Why the wealthy don’t object to Obama’s “class warfare”

By David Callahan
September 22, 2011
By David Callahan
The opinions expressed are his own. 

Here in the egalitarian paradise of the United States, there is apparently nothing worse than “class warfare” – which is why Republicans are trying to affix this damning label to President Obama’s new plan to raise taxes on the rich. One hitch, though, is that the billionaire Warren Buffett is not alone in his willingness to pay higher taxes. Many other wealthy Americans are also ready to see their taxes go up. The battle over taxes, its turns out, is not just between the rich and everyone else; the upper class itself is divided on this issue. That is good news for Obama, who’ll need all the help he can get to enact deficit reduction that balances spending cuts with new revenue.

Various wealthy Americans have praised the President’s tax plan since it was unveiled Monday. “It’s time for millionaires – like me and the ones in Congress – to step up to the plate and start paying their fair share,” said Guy Saperstein, a wealthy lawyer who is part of a group called Patriotic Millionaires for Fiscal Strength. Dallas Mavericks owner Mark Cuban, not exactly known for his noblesse oblige, chimed in, writing on his blog right after Obama’s speech that paying taxes is the most “patriotic thing you can do.”

Obama’s call for higher taxes on the rich is not new. He pledged repeatedly to raise taxes on high earners during his 2008 run for President – and won the vote of these same Americans, those making over $200,000, by a comfortable margin.

Polls show that the wealthy remain more fiscally conservative than other groups, just like you might think. But a large slice of the well-heeled rejects the anti-government zealotry of today’s GOP and sees the public sector as crucial to fixing the economy. As Mark Cuban wrote on his blog, supporting stimulus efforts, “the government plays a big role in an effort to help lead us out this Great Recession. That’s reality.”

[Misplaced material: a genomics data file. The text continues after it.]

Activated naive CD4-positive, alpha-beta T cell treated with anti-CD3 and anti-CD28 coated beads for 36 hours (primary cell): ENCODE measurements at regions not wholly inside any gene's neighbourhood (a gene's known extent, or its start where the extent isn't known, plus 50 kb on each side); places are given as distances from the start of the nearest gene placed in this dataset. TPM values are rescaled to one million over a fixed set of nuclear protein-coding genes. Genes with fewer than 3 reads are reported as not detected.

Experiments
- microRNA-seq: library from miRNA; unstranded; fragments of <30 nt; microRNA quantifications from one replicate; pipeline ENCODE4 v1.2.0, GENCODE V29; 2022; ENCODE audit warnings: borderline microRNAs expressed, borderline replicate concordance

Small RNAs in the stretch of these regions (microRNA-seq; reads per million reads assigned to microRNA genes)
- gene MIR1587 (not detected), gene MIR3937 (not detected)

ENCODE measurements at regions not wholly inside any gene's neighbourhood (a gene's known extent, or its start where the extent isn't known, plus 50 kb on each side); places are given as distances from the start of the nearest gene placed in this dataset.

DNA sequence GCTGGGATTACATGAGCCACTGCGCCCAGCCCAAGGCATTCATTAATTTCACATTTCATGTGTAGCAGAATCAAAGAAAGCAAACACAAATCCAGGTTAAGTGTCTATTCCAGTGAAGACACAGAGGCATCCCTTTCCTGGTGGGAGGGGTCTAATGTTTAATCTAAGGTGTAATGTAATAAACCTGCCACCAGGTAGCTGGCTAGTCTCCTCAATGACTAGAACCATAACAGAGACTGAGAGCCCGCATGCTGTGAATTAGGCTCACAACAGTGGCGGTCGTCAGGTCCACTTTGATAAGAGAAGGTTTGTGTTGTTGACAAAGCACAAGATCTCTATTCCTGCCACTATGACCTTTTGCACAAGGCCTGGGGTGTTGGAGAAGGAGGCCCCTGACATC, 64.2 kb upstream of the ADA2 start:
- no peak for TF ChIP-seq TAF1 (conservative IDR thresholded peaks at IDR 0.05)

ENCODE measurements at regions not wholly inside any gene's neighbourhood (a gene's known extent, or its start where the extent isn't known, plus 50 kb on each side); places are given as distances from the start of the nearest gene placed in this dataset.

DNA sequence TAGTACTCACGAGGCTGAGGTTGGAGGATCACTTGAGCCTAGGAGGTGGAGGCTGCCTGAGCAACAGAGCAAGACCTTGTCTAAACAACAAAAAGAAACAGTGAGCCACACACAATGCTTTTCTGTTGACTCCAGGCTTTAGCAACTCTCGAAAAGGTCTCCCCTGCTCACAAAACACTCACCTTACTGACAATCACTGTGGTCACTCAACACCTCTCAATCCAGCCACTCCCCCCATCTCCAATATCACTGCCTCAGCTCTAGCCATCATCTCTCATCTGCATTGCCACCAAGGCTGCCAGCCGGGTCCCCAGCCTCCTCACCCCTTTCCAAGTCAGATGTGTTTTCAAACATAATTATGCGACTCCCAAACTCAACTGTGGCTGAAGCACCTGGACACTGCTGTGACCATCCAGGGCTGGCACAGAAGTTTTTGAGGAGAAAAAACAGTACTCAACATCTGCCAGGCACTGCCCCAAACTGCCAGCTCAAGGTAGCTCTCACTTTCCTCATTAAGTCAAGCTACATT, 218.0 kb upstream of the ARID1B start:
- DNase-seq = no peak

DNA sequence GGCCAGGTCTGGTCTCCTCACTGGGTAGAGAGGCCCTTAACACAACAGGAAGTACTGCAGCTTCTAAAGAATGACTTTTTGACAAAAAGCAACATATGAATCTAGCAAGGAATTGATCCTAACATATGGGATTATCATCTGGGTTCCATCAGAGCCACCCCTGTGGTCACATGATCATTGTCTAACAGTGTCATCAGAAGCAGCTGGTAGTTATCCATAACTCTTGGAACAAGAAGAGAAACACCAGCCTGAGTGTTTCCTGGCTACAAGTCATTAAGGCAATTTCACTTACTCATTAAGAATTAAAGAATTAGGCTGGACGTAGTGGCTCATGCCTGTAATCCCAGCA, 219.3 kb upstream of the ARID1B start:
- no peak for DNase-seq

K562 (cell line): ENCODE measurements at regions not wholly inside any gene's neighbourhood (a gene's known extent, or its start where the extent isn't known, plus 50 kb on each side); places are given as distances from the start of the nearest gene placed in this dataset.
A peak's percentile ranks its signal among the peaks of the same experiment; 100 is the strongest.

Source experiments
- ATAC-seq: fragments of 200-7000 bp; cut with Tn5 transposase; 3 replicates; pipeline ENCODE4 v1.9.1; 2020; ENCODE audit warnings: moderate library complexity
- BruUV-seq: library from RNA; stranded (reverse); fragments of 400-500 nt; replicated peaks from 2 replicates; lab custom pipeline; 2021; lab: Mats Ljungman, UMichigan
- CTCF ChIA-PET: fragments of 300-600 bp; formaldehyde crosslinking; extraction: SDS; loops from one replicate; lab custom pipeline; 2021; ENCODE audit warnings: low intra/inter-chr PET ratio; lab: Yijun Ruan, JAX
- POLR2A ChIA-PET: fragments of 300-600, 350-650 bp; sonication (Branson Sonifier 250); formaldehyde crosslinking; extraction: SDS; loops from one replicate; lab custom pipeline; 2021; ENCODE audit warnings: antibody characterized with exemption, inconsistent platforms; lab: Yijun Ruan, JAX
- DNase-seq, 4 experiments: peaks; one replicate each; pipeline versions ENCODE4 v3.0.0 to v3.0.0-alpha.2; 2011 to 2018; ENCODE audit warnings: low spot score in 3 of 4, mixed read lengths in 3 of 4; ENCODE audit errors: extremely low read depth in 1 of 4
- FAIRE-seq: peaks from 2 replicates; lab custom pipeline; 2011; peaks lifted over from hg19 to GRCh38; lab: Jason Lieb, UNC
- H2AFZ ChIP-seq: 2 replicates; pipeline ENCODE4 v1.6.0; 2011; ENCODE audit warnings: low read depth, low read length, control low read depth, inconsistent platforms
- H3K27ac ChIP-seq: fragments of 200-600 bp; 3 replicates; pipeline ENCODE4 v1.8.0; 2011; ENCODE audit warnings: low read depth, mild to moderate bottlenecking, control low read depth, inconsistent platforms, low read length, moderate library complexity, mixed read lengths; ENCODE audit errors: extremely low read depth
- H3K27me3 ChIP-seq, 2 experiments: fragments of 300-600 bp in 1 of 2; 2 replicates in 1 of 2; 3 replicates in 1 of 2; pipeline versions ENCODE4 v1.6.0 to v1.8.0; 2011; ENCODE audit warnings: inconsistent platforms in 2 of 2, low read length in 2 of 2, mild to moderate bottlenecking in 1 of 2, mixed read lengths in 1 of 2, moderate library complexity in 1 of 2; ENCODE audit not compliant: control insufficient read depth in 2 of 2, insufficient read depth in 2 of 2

Another reality, in the view of many economic winners, is that people only get rich because they live in a society that helps them make their bundle. Andrew Carnegie famously argued that wealth creation was a collective enterprise in his essay “Gospel of Wealth,” which called for an estate tax. Warren Buffett – who says he was deeply influenced by “Gospel Wealth” – is just one of many wealthy Americans who attribute their success to such public goods as universities, infrastructure, and government-funded scientific research. “If you stick me down in the middle of Bangladesh or Peru,” Buffett has said, “you’ll find out how much this talent is going to produce in the wrong kind of soil.”

The divide among the rich over taxes has sharpened as America has moved into the Information Age. Entrepreneurs who work in a complex knowledge economy are more likely to view wealth creation in collective terms and, as a practical matter, depend more on public structures. It makes sense to them to pay higher taxes to bolster these systems.

For instance, while Silicon Valley still has plenty of libertarians, tech leaders like Reed Hastings of Netflix and the venture capitalist John Doerr have backed efforts in California to weaken the anti-tax rules of Proposition 13 and raise more revenues for public schools. In Washington State, Bill Gates has supported several ballot initiatives that would increase funding for education. Other business leaders support major new government spending on infrastructure, scientific research, and clean energy.

Meanwhile, it’s easier to buy the libertarian myth of the triumphant individual if you’ve struck it rich in the old economy – say, as a successful car dealer or retailer. These business leaders also rely on public structures to create wealth, but to a lesser degree. While no customers could get to a typical Wal-Mart without public roads, for instance, these stores – the modern equivalent of sweatshops – don’t rely on college-educated workers or capitalize on breakthroughs made in government-funded laboratories.

If you think you got rich all your own, paying taxes can seem unfair, and today’s Republican Party does a brilliant job of channeling this egotistical delusion. While any sane business leader has to be unnerved by GOP leaders who are willing to blow up the economy to block any tax increases, as we saw this summer, many others are clearly cheering such extremism, judging by all the money flowing into GOP campaign coffers. By and large, though, these people live far away from elite universities and high-tech corridors. They are the most affluent members of a Republican base that is increasingly concentrated in rural heartland states. They’re more likely to live in “retro” – not “metro” – America.